Enabling the Most Powerful Telescope Ever Constructed
Science is an evolution. Galileo used his telescope in 1610 to help disprove the era’s common belief that most celestial objects revolved around the Earth. Modern astronomists use telescopes in orbit to understand more about planet formations, black holes and dark matter. The Hubble Space Telescope revealed the universe has about two trillion galaxies — 10 times more than previously projected.
These discoveries yield more questions. Answering them means looking into space more closely, and with more clarity, than ever before. This is now possible with the James Webb Telescope, the most powerful telescope ever built.
When NASA launches Webb in December, the telescope will have Timken technology onboard to support a successful mission. It’s the latest example of how Timken bearing expertise advances deep space exploration and scientists’ knowledge of the universe.
“Our bearing expertise has been trusted to help customers explore space, make discoveries about the universe and even track and predict weather.”
Bearings help secure and communicate
Scott Lafalam, Timken application engineering specialist, started working with a NASA contractor on ball bearing designs and materials for the telescope 12 years ago. He says their requirements were tough, but typical for space flight.
“The bearings had to be capable of exceptional high-performance in a space environment,” he says. “After all, you can’t maintain or replace a bearing once it’s in orbit one million miles away.”
Timken bearing technology supports two critical Webb telescope systems: mechanisms that secure key components of the space telescope prior to deployment and the downlink antenna that will make communication possible.
During the trip to deep space, latch mechanisms featuring Timken® ball bearings will secure deployment booms supporting the telescope’s kite-like five-layer sunshield, keeping it folded up like an origami flower. During deployment, the latches will open and release the sunshield to block light and heat from interfering with the telescope’s sensitive instrumentation.
“That means very high loads and extremely low operating temperatures for our ball bearings,” Lafalam says. “We created a custom solution that features special design profiles and a dry film lubricant coating.”
Timken bearings are in the biaxial gimbal assembly which supports the downlink antenna. One preloaded bearing pair is part of the input side of the assembly. The output side includes a second bearing pair and a radial bearing. Both systems work together to position the antenna for constant two-way data transmission between the orbiting telescope and Earthbound scientists. All the gimbal assembly bearings have prior heritage in space applications.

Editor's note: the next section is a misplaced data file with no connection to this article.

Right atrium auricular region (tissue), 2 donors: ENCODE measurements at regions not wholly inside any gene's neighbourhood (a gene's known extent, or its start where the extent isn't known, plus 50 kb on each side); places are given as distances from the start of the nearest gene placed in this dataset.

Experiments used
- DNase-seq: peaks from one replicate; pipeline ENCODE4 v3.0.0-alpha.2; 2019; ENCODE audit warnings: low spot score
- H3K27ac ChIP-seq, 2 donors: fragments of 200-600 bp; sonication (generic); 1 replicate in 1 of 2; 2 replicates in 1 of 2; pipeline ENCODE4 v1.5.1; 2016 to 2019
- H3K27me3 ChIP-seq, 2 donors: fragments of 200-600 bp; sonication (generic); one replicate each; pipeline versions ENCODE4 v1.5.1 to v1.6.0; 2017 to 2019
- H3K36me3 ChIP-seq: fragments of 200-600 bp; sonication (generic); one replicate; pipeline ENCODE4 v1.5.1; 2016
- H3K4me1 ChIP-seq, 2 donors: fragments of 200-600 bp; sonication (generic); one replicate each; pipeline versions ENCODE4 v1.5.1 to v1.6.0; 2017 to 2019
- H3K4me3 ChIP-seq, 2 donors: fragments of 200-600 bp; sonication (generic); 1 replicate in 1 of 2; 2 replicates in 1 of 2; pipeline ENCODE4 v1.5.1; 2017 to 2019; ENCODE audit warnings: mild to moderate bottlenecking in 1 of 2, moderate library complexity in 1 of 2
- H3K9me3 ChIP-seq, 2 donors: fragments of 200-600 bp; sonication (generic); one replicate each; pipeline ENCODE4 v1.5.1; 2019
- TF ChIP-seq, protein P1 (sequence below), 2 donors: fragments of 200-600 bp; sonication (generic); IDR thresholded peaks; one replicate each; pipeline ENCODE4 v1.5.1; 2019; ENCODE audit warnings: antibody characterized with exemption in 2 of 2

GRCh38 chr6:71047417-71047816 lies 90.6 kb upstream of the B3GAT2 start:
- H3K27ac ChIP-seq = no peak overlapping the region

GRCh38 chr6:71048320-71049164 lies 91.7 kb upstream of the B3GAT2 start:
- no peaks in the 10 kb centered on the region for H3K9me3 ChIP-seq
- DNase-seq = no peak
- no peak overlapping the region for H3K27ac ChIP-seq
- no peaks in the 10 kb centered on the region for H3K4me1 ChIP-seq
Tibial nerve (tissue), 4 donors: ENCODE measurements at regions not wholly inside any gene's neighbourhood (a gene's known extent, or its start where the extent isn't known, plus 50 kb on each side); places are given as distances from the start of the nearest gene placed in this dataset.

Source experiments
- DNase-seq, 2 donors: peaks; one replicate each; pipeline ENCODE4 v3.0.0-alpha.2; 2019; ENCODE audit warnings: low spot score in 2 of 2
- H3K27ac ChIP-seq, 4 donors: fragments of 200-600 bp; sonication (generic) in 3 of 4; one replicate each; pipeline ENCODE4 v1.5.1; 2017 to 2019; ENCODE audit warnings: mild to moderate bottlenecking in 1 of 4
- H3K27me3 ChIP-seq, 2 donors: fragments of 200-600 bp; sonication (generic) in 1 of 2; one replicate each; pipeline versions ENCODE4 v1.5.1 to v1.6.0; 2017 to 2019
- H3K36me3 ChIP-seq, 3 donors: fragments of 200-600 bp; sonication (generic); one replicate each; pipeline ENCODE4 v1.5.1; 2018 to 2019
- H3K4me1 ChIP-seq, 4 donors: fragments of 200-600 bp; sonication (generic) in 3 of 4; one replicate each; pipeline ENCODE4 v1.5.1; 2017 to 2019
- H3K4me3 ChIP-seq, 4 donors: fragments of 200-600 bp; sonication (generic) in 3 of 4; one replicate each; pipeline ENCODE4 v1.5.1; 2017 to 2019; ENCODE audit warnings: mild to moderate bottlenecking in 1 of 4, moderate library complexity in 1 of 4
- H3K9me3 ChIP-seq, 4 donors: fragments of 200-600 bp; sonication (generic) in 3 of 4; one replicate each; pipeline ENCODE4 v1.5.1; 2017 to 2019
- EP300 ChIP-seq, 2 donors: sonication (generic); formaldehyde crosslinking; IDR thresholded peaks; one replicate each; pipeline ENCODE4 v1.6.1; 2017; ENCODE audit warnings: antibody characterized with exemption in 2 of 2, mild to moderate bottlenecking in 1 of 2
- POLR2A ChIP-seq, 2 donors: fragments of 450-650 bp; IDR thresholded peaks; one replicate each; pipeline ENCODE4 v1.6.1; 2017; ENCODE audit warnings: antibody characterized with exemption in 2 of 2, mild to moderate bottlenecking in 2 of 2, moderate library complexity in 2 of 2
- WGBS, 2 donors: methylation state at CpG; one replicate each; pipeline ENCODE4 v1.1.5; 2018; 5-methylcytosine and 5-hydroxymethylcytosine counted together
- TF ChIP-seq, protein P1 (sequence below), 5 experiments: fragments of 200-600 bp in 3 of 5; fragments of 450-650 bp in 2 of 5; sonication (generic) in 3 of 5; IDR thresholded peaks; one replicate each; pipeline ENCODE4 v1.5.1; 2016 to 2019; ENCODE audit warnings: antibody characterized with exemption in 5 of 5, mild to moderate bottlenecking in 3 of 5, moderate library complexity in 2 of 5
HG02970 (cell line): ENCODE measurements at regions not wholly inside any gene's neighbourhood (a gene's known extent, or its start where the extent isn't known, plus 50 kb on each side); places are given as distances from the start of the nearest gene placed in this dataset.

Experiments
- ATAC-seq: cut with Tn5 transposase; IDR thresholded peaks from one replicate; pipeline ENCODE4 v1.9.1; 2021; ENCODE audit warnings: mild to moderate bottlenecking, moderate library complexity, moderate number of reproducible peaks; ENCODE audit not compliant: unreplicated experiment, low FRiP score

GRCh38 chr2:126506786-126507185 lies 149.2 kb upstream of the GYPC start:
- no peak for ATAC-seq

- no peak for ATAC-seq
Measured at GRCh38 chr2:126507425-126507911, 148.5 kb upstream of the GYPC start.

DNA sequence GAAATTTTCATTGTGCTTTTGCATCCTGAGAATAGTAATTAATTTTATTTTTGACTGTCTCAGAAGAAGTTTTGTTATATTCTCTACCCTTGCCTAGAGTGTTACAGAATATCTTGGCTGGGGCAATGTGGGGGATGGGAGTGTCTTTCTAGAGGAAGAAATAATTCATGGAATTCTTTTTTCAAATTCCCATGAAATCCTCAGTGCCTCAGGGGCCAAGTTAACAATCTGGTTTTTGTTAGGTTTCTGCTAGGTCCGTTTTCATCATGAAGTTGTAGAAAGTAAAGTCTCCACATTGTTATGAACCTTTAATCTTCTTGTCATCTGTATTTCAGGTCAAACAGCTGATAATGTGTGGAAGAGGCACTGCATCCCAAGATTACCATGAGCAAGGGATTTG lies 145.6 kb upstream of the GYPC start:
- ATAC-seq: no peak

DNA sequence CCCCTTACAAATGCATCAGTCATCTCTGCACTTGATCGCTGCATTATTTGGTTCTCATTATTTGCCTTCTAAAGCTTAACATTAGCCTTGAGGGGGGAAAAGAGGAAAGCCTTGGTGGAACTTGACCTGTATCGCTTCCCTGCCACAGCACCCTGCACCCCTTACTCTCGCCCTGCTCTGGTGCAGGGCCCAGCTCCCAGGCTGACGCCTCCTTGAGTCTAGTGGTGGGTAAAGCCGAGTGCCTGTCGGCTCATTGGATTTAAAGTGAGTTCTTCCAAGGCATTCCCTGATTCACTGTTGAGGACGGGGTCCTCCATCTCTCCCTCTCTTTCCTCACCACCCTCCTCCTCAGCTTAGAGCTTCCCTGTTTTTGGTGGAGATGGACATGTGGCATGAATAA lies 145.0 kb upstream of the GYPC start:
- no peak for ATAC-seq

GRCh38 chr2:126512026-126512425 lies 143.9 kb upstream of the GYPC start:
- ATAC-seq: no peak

When NASA launches Webb in December 2021, the telescope will have Timken technology onboard to support a successful mission. It’s the latest example of how Timken bearing expertise advances deep space exploration and scientists’ knowledge of the universe.
Video courtesy of NASA Goddard
Expertise dating back to the origins of (space)flight
Lafalam and his colleagues are the latest generation of Timken aerospace bearing experts building on knowledge that dates to early flight and space exploration.
Timken has been around since before the Wright brothers conducted their ground-breaking flight and has played a role in evolving aircraft technology ever since.
When it comes to space missions, company engineers have developed diverse solutions for NASA missions since 1958. Timken split ball bearings for horizon sensors helped the earliest astronauts keep experimental spacecraft on course. After Neil Armstrong and “Buzz” Aldrin walked on the moon, a Timken-equipped gyro guided their Lunar Exploration Module back to the mother ship so they could return home.
“The bearings had to be capable of exceptional high-performance in a space environment. After all, you can’t maintain or replace a bearing once it’s in orbit one million miles away.”
When NASA astronauts embarked on a 2009 spacewalk to make delicate repairs to the Hubble Space Telescope, they used mini power tools with Timken custom thin-section precision ball bearings that could withstand the extreme operating temperatures and vacuum of space.
Lafalam notes that ultra-high quality, mission-critical reliability and outstanding engineering support are just part of the job. “Our bearing expertise has been trusted to help customers explore space, make discoveries about the universe and even track and predict weather,” he says. “We do this work every day so, it’s easy to take for granted.”
As the launch approaches, the significance of the work — the potential impact of impending discoveries — is unmistakable.
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